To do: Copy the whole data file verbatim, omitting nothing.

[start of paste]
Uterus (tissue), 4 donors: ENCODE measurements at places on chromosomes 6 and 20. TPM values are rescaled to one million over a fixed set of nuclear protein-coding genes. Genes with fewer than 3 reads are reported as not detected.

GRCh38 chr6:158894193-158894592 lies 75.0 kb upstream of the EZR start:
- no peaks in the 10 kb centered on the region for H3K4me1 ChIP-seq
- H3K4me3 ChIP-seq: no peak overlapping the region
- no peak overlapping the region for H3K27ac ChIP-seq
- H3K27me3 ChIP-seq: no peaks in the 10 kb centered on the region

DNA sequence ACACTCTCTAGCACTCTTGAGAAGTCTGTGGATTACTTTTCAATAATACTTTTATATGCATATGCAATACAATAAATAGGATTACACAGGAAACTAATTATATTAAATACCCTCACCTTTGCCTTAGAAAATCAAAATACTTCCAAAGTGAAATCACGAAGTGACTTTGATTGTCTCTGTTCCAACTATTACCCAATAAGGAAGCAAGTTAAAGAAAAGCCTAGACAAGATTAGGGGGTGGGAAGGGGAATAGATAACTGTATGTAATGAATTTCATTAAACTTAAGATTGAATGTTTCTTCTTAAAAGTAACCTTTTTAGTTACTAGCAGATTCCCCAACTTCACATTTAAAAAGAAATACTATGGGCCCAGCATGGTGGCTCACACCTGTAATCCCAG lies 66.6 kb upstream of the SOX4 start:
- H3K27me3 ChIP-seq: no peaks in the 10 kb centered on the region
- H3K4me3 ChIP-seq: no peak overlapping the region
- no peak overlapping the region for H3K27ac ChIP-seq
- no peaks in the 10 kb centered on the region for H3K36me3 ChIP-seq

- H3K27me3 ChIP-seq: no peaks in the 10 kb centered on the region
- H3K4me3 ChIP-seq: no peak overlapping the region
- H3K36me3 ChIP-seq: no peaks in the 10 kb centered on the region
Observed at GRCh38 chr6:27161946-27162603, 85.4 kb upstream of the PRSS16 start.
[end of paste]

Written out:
Uterus (tissue), 4 donors: ENCODE measurements at places on chromosomes 6 and 20. TPM values are rescaled to one million over a fixed set of nuclear protein-coding genes. Genes with fewer than 3 reads are reported as not detected.

GRCh38 chr6:158894193-158894592 lies 75.0 kb upstream of the EZR start:
- no peaks in the 10 kb centered on the region for H3K4me1 ChIP-seq
- H3K4me3 ChIP-seq: no peak overlapping the region
- no peak overlapping the region for H3K27ac ChIP-seq
- H3K27me3 ChIP-seq: no peaks in the 10 kb centered on the region

DNA sequence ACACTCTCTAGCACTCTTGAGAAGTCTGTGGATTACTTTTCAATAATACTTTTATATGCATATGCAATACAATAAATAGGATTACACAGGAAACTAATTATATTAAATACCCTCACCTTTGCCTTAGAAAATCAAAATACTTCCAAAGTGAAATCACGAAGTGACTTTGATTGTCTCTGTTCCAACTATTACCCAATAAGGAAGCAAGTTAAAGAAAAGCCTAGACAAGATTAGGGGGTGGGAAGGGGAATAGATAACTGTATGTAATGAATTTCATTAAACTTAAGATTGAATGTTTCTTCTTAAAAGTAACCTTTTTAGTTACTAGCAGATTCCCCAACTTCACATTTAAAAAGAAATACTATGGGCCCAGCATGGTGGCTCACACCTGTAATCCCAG lies 66.6 kb upstream of the SOX4 start:
- H3K27me3 ChIP-seq: no peaks in the 10 kb centered on the region
- H3K4me3 ChIP-seq: no peak overlapping the region
- no peak overlapping the region for H3K27ac ChIP-seq
- no peaks in the 10 kb centered on the region for H3K36me3 ChIP-seq

- H3K27me3 ChIP-seq: no peaks in the 10 kb centered on the region
- H3K4me3 ChIP-seq: no peak overlapping the region
- H3K36me3 ChIP-seq: no peaks in the 10 kb centered on the region
Observed at GRCh38 chr6:27161946-27162603, 85.4 kb upstream of the PRSS16 start.